I joined the Society of Professional Journalists almost exactly three years ago, although I began to subscribe to their local, regional and national newsletters (whatever was available) before then. It was through a local, regularly emailed communication that I met Wendy Hoke, who has been an unparalleled resource for expanding my knowledge of the journalism profession.
SPJ’s Ethics Week begins on Monday, April 22. The sidebar of the week’s front webpage provides links to many different resources that flesh out how ethics affect the provision of information to the public. You can read SPJ’s Code of Ethics here. Here’s SPJ’s explanation for the creation of Ethics Week: “We have established Ethics in Journalism Week as a means of placing a spotlight on our ethical responsibilities and reaching out to the communities we serve with information on what citizens have a right to expect from journalists.”
Ironically, it was through prepping for the Capitol Square show that I discovered that this coming week was designated as Ethics Week by SPJ. And so I had two reasons to review the Code of Ethics and think about how much, as a blogger and as a freelance writer, I follow the Code (it’s voluntary for members; here’s the organization’s answer for why the code isn’t enforced; not surprisingly the answer revolves around the same reasons bloggers often cite for why they don’t believe in having a blogger code of ethics).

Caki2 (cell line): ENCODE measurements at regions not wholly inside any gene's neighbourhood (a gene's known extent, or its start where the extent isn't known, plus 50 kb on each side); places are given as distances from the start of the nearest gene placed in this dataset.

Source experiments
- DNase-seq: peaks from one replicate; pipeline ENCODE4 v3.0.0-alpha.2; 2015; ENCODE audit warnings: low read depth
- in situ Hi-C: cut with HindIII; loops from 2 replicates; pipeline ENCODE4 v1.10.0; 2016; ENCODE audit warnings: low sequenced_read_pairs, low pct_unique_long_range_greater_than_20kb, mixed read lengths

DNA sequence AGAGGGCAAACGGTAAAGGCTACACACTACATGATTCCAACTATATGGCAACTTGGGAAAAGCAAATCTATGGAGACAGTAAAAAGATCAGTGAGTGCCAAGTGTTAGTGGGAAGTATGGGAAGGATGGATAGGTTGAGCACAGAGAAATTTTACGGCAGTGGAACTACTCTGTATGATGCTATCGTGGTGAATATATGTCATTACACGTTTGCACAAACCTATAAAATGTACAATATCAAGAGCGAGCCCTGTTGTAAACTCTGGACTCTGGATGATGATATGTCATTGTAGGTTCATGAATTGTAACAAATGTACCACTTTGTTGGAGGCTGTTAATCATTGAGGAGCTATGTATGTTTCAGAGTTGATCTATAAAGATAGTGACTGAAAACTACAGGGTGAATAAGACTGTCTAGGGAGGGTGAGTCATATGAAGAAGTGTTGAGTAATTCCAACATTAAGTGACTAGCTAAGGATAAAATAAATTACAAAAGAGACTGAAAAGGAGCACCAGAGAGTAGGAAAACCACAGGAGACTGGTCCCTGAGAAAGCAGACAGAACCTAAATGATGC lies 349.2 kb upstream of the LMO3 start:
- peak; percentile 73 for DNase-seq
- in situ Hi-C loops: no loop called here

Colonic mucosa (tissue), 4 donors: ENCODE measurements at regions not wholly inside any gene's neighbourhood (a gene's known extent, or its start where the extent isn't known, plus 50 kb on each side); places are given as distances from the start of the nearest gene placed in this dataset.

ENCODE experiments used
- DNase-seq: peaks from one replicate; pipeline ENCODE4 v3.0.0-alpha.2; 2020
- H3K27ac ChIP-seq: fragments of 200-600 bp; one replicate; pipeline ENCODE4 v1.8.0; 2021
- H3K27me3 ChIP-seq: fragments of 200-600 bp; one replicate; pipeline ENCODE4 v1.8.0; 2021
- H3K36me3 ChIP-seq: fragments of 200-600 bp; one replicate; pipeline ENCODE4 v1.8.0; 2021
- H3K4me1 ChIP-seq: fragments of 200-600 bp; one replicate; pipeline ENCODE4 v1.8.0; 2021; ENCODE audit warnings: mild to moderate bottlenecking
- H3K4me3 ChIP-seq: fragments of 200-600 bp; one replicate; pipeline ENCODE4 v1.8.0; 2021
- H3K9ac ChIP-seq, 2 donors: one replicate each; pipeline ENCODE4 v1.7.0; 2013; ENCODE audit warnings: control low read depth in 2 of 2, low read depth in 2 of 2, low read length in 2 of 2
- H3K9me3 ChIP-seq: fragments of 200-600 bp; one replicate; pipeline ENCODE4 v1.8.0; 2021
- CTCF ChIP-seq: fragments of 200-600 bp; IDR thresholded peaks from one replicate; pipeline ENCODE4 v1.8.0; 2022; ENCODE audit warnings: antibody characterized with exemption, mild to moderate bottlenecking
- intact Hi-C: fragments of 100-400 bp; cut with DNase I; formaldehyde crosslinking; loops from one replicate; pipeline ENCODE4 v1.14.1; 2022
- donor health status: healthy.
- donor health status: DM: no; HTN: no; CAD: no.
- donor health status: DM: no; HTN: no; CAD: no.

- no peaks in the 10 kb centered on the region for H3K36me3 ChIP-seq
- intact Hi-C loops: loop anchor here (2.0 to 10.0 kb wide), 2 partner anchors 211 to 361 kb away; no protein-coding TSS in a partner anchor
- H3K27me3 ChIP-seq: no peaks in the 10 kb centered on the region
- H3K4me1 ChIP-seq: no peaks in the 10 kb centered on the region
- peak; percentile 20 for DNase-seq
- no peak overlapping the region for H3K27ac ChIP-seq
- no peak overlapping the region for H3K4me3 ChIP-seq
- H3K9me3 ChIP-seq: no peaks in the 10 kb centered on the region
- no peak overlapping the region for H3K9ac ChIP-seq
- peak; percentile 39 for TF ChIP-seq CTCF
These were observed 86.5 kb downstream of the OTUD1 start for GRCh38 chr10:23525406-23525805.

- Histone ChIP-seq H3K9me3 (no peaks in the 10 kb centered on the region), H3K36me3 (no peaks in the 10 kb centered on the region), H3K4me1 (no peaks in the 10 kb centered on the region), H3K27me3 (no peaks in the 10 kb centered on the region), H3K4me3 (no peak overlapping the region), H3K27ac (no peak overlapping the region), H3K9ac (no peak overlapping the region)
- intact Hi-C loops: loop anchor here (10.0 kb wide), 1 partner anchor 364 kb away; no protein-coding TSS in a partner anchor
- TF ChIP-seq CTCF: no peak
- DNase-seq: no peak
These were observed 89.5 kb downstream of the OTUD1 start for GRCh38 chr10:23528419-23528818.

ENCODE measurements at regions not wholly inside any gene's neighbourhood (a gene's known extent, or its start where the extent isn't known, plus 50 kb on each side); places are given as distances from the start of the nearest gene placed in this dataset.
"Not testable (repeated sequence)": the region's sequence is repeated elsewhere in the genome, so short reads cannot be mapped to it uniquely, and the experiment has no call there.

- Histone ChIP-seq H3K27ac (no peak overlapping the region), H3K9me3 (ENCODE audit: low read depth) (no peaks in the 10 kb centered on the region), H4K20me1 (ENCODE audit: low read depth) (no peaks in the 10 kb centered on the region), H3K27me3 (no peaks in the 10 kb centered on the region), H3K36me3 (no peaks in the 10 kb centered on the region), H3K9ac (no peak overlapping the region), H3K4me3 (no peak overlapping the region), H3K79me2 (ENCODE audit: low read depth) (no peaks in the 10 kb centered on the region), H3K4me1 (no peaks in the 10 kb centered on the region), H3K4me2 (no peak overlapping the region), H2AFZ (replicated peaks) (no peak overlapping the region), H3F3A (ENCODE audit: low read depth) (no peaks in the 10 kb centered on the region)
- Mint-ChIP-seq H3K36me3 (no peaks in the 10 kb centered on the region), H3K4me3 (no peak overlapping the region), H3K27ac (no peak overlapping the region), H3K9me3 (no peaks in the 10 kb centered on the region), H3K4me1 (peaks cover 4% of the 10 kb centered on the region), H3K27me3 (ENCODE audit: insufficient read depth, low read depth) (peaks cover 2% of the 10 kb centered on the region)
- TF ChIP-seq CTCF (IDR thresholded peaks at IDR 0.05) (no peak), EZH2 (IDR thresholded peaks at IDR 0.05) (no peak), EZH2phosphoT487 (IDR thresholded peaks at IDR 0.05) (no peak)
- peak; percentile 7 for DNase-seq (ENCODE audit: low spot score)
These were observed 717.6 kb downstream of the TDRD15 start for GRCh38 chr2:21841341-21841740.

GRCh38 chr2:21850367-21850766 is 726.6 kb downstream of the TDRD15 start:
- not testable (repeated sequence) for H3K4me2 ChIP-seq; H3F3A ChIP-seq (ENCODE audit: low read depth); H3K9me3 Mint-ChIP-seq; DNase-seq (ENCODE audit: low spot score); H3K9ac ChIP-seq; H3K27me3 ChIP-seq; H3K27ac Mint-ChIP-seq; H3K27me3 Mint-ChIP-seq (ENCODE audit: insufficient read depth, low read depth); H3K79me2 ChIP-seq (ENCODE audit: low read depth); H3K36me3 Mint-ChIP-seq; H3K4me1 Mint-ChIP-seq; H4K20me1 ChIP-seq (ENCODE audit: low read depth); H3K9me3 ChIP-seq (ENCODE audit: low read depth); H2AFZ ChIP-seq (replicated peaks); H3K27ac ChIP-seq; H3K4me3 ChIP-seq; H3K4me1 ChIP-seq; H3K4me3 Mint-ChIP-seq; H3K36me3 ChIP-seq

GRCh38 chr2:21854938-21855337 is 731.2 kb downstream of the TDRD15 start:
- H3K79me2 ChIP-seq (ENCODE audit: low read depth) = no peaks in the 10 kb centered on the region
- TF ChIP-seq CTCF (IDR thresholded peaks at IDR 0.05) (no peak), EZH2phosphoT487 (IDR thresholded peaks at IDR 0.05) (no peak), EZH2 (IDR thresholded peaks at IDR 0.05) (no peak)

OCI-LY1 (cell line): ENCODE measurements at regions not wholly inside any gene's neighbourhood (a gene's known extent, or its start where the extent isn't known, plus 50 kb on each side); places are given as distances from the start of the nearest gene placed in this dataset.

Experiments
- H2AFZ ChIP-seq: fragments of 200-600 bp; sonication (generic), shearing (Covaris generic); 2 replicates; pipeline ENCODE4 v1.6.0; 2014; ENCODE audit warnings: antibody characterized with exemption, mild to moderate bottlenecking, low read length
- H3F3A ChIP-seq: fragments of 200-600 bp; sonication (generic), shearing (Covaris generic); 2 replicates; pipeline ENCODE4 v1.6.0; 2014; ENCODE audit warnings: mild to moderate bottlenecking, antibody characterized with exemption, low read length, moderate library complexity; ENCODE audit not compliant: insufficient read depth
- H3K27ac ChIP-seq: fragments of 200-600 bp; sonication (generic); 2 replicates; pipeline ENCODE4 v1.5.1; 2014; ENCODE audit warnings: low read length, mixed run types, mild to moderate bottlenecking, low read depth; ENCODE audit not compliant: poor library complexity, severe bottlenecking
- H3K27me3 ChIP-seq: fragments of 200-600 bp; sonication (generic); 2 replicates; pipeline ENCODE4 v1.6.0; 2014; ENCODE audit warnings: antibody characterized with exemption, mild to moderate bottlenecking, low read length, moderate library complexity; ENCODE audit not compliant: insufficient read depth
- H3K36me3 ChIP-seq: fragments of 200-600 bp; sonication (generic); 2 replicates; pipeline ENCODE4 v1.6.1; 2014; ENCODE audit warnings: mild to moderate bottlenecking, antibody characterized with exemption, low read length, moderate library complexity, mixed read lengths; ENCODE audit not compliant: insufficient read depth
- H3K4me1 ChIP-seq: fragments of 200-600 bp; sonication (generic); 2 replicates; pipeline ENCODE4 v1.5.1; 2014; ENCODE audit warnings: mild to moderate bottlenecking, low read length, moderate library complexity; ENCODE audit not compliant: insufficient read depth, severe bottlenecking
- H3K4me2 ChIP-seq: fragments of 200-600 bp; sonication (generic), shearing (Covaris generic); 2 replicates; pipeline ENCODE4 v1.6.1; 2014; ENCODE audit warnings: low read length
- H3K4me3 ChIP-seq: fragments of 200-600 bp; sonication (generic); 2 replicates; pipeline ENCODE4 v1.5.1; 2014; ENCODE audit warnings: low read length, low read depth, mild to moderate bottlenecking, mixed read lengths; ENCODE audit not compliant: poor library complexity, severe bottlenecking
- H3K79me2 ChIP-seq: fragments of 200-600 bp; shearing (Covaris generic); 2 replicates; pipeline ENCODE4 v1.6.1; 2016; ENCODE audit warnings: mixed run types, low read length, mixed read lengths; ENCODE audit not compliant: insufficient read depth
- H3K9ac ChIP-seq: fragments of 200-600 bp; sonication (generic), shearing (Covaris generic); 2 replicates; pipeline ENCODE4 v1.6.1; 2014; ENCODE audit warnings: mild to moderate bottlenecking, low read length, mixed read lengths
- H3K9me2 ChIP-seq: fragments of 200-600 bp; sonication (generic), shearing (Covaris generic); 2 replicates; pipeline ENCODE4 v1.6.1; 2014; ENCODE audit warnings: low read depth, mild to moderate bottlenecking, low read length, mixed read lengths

Here’s good guidance about applying the code:
Our hope is that the public and other journalism professionals will have in our code the tools necessary to evaluate journalism behavior and hold journalists ethically accountable for their actions. Indeed, the code specifically calls on journalists to clarify and explain news coverage and invite dialogue with the public over journalistic conduct, to encourage the public to voice grievances against the news media and to expose unethical practices of journalists and the news media.
Tomorrow, you’ll be able to hear and see for yourself my comments about how I’ve kept this code of ethics in mind – as well as others that have been adapted specifically for the bloggers and Internet journalism – as I blog, if for no other reason than because I started the blog (more than a year after I joined SPJ) as an extention of my writing.
Given that this is SPJ’s Ethics Week, I guess it’s as good a time as any to evaluate what I’ve done well and what I could do better.